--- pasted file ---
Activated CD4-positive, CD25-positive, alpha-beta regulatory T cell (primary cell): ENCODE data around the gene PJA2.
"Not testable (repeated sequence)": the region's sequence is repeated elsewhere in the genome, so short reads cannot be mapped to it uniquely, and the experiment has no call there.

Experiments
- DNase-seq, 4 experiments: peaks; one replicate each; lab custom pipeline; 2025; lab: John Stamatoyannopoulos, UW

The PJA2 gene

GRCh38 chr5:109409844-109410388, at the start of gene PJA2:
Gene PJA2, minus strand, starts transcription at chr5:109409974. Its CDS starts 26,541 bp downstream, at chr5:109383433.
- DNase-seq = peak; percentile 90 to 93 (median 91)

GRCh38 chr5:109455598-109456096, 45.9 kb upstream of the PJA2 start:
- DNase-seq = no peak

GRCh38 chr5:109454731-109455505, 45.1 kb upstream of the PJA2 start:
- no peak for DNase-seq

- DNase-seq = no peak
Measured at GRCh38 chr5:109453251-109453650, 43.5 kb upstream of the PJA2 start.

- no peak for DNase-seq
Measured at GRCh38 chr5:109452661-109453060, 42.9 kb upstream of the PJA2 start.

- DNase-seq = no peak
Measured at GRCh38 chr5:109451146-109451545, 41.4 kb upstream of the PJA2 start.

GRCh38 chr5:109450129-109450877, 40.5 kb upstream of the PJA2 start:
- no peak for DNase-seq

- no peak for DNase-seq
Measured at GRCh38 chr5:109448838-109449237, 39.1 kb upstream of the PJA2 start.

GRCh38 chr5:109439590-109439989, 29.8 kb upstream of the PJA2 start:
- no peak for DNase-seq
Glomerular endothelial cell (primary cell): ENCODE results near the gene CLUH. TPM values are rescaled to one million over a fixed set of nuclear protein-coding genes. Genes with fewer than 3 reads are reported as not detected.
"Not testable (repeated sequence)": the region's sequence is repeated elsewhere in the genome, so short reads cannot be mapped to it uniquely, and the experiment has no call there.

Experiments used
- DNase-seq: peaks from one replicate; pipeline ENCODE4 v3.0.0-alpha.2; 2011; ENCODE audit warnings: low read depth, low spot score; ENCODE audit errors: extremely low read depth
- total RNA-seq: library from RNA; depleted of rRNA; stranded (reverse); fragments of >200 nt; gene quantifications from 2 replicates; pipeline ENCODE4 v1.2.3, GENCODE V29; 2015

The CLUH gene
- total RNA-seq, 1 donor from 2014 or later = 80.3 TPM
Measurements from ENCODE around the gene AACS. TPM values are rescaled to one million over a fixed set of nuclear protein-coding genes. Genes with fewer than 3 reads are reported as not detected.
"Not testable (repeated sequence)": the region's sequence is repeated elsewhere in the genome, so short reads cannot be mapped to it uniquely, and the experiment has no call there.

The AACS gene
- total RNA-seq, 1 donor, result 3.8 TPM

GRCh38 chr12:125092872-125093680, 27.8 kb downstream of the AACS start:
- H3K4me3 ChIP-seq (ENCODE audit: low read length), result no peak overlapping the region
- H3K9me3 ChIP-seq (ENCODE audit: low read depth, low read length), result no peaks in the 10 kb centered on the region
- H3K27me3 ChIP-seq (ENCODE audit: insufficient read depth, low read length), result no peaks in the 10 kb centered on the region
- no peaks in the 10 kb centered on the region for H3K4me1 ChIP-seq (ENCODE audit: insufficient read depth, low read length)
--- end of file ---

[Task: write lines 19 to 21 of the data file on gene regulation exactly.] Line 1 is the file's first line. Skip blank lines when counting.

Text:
GRCh38 chr5:109450129-109450877, 40.5 kb upstream of the PJA2 start:
- no peak for DNase-seq

- no peak for DNase-seq